What is prostate cancer?
Prostate cancer is the
abnormal growth of cells in the tissues of the
prostate gland . It is the most common cancer in men. Most men who get it are
older than 65.
Unlike many other cancers, it is usually
slow-growing. Most men will die with prostate cancer but
not of prostate cancer.2 This
does not mean that you will get it. Each person is different, and tests cannot
show who will get prostate cancer and who won't.
cancer usually does not cause symptoms. When prostate cancer is diagnosed
early, before it has spread outside the prostate gland, it may be cured with
radiation or surgery to remove the prostate. As prostate cancer grows or
spreads, symptoms may develop, including urinary problems (such as blood in the
urine) and bone pain.
If your father, brother, or son has had
prostate cancer, you have a higher-than-average chance of getting the
disease.3 Men whose families carry the gene changes
that cause breast cancer, BRCA1 or BRCA2, are thought to be at increased risk
for prostate cancer.4 African-American men have higher
rates of prostate cancer and are more than twice as likely to die from it as
men in other racial and ethnic groups in the United States.4
While PSA testing can find cancers earlier, and
research studies show that men who have cancer now live longer, these extra
years may just be from finding the cancer earlier. And there may be a decrease
in the quality of life after cancer treatment, from the side effects of
What is the prostate-specific antigen test?
prostate-specific antigen (PSA) test is a blood test. PSA is released into a
man's blood by the cells that make up the prostate gland. Low amounts of PSA
may be found in the blood of healthy men. The amount of PSA in the blood
normally increases as a man's prostate enlarges with age. It also increases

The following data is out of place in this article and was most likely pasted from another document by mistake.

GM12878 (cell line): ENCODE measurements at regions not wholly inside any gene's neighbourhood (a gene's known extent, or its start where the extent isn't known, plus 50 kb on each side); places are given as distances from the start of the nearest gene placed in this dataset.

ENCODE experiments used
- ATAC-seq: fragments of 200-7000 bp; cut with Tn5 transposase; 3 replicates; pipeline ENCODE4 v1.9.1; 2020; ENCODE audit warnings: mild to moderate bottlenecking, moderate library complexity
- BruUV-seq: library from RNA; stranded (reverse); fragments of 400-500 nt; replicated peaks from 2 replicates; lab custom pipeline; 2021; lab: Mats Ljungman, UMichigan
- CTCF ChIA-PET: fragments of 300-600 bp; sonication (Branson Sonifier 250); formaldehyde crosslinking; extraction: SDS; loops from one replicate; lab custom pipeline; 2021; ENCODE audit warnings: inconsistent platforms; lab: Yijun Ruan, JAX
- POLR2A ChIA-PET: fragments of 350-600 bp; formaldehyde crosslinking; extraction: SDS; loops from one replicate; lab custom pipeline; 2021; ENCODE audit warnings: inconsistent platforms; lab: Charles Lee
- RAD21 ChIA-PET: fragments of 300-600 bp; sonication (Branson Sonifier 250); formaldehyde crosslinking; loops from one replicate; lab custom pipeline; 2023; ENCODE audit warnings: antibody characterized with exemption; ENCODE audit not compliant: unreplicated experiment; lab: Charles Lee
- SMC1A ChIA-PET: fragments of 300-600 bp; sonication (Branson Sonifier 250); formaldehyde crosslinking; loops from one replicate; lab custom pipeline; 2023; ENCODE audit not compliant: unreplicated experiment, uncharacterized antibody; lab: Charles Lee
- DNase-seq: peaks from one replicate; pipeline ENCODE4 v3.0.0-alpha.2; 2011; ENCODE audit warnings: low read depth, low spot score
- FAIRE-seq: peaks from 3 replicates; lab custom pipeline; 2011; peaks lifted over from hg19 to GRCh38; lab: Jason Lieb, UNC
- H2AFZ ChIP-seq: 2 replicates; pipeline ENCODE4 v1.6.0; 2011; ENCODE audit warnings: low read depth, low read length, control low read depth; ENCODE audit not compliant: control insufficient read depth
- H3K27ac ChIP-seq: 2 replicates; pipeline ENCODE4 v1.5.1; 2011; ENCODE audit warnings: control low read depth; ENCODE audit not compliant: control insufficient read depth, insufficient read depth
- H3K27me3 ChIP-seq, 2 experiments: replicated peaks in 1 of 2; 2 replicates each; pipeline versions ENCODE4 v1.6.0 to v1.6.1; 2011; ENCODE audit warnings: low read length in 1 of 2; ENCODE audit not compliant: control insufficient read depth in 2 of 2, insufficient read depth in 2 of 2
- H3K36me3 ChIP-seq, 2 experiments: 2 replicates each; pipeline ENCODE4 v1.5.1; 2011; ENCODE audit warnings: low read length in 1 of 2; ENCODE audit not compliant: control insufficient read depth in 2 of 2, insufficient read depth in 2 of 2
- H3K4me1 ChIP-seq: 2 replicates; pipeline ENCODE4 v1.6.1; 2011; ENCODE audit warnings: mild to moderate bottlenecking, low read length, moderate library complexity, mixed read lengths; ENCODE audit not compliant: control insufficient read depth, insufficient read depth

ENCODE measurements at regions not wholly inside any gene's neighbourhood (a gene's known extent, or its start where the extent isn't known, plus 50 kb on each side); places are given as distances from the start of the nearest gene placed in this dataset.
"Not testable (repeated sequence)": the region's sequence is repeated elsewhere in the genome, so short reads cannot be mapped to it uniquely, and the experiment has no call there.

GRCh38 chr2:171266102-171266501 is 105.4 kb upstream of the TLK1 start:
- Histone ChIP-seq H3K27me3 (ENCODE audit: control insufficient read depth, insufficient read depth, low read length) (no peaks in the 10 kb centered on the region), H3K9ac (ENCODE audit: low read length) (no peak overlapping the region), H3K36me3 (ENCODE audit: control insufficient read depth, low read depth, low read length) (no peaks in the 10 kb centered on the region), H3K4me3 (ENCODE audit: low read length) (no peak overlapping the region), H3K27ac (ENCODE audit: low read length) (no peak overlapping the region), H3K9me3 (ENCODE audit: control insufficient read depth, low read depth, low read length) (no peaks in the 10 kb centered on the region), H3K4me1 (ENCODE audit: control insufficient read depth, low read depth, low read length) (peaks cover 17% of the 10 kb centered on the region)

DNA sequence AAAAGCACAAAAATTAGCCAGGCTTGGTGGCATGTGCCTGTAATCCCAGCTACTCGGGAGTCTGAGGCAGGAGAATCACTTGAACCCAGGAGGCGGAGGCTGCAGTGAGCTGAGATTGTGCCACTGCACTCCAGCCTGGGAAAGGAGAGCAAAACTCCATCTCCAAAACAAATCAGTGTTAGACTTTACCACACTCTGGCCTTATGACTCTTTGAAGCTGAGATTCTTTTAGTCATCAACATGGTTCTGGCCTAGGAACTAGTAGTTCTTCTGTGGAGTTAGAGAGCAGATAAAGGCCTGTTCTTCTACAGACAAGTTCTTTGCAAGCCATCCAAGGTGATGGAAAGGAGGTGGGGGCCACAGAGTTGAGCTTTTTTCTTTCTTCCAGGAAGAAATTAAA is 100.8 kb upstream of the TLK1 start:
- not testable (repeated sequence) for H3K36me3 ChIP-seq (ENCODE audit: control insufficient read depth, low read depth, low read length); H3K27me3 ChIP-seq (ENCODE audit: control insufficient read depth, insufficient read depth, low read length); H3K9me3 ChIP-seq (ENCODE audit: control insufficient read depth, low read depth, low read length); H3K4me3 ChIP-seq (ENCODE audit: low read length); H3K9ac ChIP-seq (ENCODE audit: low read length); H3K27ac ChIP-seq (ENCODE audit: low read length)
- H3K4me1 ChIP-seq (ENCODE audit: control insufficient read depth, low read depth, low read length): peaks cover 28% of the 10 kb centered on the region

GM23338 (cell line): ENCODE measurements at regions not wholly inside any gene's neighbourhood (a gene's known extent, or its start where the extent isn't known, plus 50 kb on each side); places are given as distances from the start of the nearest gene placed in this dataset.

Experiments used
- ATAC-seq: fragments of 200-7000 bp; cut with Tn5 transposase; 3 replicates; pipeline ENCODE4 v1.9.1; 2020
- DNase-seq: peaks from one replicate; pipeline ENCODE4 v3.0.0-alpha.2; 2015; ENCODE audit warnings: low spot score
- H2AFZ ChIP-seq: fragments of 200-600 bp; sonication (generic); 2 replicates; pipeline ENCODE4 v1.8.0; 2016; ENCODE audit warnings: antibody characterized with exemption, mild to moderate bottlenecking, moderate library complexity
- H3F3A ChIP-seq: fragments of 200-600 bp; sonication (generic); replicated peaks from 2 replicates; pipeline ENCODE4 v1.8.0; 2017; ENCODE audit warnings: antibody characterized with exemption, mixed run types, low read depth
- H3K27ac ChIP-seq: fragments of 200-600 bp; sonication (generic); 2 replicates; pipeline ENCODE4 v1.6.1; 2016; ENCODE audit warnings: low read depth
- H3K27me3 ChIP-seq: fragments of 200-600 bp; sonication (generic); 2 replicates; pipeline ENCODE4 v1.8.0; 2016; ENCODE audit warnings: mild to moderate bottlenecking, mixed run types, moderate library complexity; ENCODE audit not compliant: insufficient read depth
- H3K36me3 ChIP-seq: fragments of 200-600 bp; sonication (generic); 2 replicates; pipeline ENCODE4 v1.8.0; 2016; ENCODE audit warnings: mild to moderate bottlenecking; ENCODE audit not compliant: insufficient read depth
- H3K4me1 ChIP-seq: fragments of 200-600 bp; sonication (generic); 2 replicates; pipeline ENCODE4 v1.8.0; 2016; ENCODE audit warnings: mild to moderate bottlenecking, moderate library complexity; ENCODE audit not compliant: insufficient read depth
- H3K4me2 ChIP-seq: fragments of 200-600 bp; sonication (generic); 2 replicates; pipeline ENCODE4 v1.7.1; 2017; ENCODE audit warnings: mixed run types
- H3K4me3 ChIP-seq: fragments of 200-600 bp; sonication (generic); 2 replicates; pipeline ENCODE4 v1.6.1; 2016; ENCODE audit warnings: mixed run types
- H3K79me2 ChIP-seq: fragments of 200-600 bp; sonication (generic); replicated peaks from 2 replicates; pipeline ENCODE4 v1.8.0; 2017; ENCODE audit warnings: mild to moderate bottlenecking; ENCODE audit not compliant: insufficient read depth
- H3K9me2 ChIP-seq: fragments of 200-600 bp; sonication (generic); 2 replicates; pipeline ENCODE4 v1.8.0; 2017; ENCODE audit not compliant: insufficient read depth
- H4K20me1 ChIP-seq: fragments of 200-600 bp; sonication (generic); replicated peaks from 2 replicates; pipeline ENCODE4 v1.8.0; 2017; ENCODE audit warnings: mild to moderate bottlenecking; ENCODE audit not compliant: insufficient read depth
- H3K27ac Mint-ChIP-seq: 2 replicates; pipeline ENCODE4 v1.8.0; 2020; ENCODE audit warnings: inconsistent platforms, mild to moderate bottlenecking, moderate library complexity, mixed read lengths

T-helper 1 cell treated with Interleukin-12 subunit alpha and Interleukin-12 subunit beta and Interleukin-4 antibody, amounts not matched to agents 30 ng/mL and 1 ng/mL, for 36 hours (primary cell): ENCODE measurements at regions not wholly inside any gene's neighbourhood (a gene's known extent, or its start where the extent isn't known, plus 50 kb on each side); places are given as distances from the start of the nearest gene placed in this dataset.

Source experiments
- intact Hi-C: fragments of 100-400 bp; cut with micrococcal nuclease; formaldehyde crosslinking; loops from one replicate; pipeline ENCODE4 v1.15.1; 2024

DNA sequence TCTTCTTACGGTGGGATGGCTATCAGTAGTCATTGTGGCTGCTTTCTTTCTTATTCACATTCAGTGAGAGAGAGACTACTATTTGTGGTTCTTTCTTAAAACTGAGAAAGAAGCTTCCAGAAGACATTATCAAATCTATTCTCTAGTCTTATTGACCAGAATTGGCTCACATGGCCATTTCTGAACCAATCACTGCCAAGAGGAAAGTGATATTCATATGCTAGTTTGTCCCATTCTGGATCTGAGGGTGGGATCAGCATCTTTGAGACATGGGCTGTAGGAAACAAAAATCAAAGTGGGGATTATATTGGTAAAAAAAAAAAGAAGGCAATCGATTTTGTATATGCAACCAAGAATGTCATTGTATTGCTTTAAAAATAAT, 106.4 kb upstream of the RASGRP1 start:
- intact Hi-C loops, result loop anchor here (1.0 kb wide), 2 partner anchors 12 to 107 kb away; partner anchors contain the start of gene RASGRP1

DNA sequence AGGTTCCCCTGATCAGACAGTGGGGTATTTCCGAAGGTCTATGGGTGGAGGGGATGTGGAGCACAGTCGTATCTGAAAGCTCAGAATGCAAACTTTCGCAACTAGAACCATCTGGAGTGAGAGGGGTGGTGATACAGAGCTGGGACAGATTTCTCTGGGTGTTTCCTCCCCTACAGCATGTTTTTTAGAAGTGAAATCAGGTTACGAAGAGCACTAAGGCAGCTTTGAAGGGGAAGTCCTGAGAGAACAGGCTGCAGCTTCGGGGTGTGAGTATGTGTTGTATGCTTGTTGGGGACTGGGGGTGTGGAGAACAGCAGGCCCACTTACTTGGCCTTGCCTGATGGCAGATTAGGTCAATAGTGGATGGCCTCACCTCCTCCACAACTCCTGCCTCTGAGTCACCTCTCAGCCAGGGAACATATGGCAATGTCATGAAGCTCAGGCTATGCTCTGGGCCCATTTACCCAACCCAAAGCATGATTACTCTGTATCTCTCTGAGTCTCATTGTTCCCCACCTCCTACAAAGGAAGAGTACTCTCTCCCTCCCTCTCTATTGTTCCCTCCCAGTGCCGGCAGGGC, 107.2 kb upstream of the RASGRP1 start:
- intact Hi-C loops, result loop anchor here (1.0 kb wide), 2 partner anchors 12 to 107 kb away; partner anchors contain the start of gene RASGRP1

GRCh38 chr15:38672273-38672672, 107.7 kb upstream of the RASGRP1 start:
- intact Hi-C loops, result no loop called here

after ejaculation and after trauma to the prostate caused by such things as a
long bike ride. It is also increased by inflammation of the prostate gland
(prostatitis) and by prostate cancer.
PSA test is usually done along with a digital rectal exam. Together they can
help identify men who may have prostate cancer and should consider further
How does age affect the decision to have a PSA test?
Your chance of getting prostate cancer increases as you age. Men who are
younger than 50 and men who are between ages 50 and 70 who do not have serious
health problems may gain the most from early detection and treatment.
After reviewing research on routine screening for prostate cancer using
the PSA test, the
U.S. Preventive Services Task Force (USPSTF)
recommends the following:5
- Men age 75 and older should not be screened
for prostate cancer.
- Men younger than 75 should talk with a doctor
about the pros and cons of PSA testing before being tested. Men younger than 75
with long-term medical problems or who are expected to live less than 10 years
are unlikely to benefit from screening.
Your chance of getting prostate cancer increases as you
age. Men who are younger than 75 and who do not have serious health problems
may gain the most from early detection and treatment.
What kind of results can a PSA test show?
PSA result can be the first warning sign of prostate cancer. A high PSA can
signal a higher risk of getting prostate cancer in the future.6 But a high PSA can also be linked to other causes that are
The amount of PSA in the blood normally increases as
a man's prostate enlarges with age. But the PSA level increases more over time
in men who have prostate cancer than in men who do not.
- A PSA level below 1.0 ng/mL means a very low risk for prostate
cancer. In one large study, no men with this low of a PSA developed prostate
cancer in the next 3 years. So, retesting 3 years later is likely to be a safe
- A PSA of 1.5 ng/mL is low, but a